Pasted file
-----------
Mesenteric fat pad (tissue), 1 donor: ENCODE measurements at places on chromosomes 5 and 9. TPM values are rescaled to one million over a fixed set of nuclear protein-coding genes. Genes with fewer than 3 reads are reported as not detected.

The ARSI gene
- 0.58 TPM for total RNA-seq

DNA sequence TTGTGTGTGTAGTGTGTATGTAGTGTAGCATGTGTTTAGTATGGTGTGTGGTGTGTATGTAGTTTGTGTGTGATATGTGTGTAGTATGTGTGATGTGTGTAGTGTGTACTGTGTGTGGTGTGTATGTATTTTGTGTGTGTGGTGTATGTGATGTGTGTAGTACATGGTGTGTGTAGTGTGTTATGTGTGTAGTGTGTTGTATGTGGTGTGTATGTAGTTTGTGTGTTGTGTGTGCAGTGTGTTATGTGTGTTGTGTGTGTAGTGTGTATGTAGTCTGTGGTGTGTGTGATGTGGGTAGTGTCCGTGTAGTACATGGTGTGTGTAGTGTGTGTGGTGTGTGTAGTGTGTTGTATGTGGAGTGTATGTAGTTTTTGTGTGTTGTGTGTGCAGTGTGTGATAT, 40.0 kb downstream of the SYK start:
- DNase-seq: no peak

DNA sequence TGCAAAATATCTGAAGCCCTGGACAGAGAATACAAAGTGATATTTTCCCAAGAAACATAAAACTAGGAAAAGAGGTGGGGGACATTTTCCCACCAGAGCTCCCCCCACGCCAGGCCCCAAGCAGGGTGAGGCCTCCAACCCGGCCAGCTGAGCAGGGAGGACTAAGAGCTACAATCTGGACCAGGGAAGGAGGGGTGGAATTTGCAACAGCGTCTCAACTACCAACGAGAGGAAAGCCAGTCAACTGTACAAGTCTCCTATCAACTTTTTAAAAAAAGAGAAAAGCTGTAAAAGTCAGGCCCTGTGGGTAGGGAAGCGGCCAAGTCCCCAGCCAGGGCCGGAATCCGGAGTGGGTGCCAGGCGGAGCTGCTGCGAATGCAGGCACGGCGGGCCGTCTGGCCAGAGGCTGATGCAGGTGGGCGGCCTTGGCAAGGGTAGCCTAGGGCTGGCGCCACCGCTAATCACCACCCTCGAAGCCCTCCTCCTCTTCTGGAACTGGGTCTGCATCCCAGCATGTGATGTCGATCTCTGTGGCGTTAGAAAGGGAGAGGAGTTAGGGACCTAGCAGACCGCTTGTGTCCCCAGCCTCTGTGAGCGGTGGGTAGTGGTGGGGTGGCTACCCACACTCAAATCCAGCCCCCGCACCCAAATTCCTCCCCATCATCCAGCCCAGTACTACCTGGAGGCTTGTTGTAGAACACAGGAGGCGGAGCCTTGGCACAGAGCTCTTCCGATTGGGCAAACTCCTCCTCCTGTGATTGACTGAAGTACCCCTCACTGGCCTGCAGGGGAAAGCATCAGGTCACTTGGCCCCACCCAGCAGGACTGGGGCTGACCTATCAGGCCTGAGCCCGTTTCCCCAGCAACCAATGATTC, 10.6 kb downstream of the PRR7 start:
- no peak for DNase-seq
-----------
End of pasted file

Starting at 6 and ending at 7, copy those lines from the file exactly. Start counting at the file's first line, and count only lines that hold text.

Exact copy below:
DNA sequence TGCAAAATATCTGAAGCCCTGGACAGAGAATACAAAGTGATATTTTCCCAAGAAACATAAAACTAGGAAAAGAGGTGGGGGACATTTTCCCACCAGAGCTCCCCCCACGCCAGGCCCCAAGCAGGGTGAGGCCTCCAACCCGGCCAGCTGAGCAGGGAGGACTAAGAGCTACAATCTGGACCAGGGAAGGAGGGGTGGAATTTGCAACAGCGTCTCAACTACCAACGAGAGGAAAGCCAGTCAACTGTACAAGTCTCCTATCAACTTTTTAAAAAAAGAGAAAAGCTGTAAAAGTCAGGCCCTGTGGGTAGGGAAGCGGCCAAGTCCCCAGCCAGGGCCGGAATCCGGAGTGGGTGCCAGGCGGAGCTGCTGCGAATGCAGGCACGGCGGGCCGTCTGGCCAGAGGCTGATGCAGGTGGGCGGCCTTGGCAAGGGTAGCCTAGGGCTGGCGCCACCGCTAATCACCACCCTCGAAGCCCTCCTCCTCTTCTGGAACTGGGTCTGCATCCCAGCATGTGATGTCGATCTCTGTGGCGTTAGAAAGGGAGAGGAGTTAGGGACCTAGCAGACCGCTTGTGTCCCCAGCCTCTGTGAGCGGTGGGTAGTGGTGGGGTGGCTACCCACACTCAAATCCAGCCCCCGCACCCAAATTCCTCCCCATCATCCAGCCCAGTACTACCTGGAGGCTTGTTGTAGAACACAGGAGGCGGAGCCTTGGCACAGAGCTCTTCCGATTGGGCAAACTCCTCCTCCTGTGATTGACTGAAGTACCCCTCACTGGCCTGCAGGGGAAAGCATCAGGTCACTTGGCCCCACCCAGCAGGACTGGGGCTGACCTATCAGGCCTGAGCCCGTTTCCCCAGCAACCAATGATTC, 10.6 kb downstream of the PRR7 start:
- no peak for DNase-seq